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Description - Virginia Woolf: Essays on the Self by Virginia Woolf

Woolf's fine character studies of several authors, among them Samuel Taylor Coleridge, who 'seems not a man, but a swarm, a cloud, a buzz of words, darting this way and that, clustering, quivering and hanging suspended'. He is, Woolf adds,so complex, so eccentric, that we 'become dazed in the labyrinth of what we call Coleridge'. He was incapable of adopting requisite social modes, of suppressing his obsessive urge to talk, of pandering to the expectations of others. Woolf tries to capture a 'clear picture' of Coleridge but this metaphor is skewed and what she really reveals is a voice - mad and beautiful - never to be heard again

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Book Details

ISBN: 9781907903922
ISBN-10: 1907903925
Format: Hardback
(191mm x 119mm x 15mm)
Pages: 184
Imprint: Notting Hill Editions
Publisher: Notting Hill Editions
Publish Date: 1-Jan-2014
Country of Publication: United Kingdom

Book Reviews - Virginia Woolf: Essays on the Self by Virginia Woolf

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Author Biography - Virginia Woolf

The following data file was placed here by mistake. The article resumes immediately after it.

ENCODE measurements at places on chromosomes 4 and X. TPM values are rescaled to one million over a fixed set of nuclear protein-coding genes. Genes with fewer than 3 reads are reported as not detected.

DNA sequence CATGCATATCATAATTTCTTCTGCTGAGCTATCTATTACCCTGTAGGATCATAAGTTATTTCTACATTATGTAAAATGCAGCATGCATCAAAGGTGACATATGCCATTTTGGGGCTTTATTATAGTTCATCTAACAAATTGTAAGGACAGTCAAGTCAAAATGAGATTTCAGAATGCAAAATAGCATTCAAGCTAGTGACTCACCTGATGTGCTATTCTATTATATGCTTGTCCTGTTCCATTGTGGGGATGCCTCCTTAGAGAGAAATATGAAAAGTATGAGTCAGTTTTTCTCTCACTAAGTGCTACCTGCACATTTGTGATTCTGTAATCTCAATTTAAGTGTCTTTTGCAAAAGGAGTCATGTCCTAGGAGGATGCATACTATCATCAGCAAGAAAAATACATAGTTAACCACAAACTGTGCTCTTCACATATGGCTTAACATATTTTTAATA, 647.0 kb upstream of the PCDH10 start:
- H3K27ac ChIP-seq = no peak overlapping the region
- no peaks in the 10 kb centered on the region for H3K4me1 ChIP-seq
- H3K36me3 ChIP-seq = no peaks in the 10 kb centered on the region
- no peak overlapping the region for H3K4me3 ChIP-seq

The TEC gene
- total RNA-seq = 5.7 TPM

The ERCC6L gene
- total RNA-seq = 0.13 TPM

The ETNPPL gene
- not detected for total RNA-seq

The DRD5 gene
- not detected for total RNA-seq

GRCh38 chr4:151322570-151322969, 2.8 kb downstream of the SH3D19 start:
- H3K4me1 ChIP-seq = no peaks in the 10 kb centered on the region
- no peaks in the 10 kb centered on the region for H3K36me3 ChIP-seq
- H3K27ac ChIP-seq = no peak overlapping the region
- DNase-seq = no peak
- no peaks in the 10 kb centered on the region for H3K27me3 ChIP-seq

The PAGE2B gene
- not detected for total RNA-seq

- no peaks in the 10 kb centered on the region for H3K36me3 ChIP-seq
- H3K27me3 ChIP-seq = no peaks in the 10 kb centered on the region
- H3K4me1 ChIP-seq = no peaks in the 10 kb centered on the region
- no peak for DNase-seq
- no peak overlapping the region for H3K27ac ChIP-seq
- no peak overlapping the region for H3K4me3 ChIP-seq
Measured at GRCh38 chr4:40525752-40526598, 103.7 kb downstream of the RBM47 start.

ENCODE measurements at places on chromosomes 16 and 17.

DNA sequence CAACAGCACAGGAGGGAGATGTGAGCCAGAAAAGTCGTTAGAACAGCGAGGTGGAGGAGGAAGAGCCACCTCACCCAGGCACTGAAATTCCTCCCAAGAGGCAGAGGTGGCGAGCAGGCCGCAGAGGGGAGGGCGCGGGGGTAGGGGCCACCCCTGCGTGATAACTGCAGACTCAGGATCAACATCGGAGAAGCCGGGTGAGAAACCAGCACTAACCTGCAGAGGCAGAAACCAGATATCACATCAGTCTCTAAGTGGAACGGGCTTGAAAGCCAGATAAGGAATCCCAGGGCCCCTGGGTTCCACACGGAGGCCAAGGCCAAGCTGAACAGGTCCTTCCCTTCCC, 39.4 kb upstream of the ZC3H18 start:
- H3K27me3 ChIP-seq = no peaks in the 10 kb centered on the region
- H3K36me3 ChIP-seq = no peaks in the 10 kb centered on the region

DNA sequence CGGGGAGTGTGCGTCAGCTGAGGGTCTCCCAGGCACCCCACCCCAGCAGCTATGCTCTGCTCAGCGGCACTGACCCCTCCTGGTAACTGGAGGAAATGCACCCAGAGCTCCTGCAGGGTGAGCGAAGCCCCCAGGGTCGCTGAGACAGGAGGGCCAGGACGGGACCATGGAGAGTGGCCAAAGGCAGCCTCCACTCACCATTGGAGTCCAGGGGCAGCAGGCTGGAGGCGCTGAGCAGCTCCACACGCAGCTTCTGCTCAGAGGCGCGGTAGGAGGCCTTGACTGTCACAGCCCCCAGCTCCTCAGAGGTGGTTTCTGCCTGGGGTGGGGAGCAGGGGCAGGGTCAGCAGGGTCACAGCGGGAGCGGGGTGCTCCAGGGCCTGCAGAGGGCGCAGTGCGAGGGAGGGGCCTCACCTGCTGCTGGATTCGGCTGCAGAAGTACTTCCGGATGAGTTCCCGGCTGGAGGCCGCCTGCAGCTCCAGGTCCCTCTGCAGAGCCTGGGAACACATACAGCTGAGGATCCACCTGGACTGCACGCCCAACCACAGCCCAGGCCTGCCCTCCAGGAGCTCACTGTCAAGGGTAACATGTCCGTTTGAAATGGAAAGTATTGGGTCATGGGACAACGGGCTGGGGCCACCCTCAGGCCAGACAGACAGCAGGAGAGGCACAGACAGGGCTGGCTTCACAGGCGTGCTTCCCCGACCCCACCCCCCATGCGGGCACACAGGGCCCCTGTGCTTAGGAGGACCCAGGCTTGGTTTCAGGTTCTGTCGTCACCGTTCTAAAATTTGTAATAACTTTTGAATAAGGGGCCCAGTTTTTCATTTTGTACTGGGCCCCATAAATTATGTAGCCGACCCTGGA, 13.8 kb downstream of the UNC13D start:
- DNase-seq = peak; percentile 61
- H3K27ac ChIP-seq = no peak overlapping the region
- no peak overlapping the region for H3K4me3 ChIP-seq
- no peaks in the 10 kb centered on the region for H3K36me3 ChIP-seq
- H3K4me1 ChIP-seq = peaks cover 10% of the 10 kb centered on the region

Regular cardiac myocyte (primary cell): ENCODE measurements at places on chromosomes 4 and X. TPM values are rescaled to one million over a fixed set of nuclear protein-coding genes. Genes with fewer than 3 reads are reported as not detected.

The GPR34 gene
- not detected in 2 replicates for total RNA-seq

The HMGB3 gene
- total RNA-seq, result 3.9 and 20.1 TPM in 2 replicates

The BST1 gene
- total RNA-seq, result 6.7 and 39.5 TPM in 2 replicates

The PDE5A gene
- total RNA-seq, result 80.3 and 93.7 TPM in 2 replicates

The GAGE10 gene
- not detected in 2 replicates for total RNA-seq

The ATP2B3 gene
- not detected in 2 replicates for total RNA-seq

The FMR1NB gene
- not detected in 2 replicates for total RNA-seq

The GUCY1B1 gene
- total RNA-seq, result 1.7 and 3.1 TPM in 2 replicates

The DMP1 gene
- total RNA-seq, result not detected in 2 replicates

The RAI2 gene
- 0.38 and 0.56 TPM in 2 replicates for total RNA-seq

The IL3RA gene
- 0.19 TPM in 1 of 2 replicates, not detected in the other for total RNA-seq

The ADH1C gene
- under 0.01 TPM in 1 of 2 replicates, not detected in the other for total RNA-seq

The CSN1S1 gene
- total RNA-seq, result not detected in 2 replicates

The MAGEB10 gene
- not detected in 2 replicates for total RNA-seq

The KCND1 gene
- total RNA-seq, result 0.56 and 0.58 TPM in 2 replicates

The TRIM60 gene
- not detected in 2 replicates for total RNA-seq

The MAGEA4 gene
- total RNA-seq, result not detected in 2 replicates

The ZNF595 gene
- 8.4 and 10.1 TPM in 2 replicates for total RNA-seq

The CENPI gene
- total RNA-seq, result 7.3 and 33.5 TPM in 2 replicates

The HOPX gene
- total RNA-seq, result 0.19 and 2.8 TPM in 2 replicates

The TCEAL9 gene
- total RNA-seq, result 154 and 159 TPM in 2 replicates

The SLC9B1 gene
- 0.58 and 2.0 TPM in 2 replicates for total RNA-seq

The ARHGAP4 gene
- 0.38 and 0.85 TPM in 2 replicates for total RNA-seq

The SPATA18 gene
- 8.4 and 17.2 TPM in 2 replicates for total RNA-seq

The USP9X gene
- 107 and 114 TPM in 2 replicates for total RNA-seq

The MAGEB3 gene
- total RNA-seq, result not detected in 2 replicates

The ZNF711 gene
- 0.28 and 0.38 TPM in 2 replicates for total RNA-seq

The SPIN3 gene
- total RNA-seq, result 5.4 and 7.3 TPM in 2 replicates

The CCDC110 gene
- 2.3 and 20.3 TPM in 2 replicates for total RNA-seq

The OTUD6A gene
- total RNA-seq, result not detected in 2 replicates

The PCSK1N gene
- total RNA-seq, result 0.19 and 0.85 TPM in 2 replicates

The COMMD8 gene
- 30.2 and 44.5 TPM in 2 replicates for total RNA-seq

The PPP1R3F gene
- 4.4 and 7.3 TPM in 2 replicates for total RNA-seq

Virginia Woolf (25 January 1882 - 28 March 1941) was an English novelist, critic and publisher. She was born to an affluent and influential London family; her father, Sir Leslie Stephen (1832 - 1904) was the founding editor of the Dictionary of National Biography. With other contemporaries, including T. S. Eliot, James Joyce and Katherine Mansfield, Woolf became a key figure within, and partisan advocate of, literary modernism. Her novels include Mrs Dalloway (1925), To the Lighthouse (1927), Orlando (1928) and Between the Acts (1941), and her campaigning non-fiction includes A Room of One's Own (1929) and Three Guineas (1938). She wrote extensive criticism, often for newspapers, and this was collected in works including The Common Reader (1925 and, second series, 1932) and The Death of the Moth and Other Essays (1942). As co-founder, with her husband Leonard Woolf, of the Hogarth Press, Woolf published many of her contemporaries, including T. S. Eliot. In 1941, Woolf committed suicide by drowning herself in the River Ouse, near her Sussex home. Joanna Kavenna is a British novelist and travel writer. Her works include The Ice Museum, Inglorious and The Birth of Love. Her short stories and essays have appeared in the New Yorker, the London Review of Books, Arc, the Guardian and the New York Times, among other publications. She has received the Alistair Horne Fellowship and the Orange Prize for New Writing, and in 2013 was named as one of Granta's Best of Young British Novelists.

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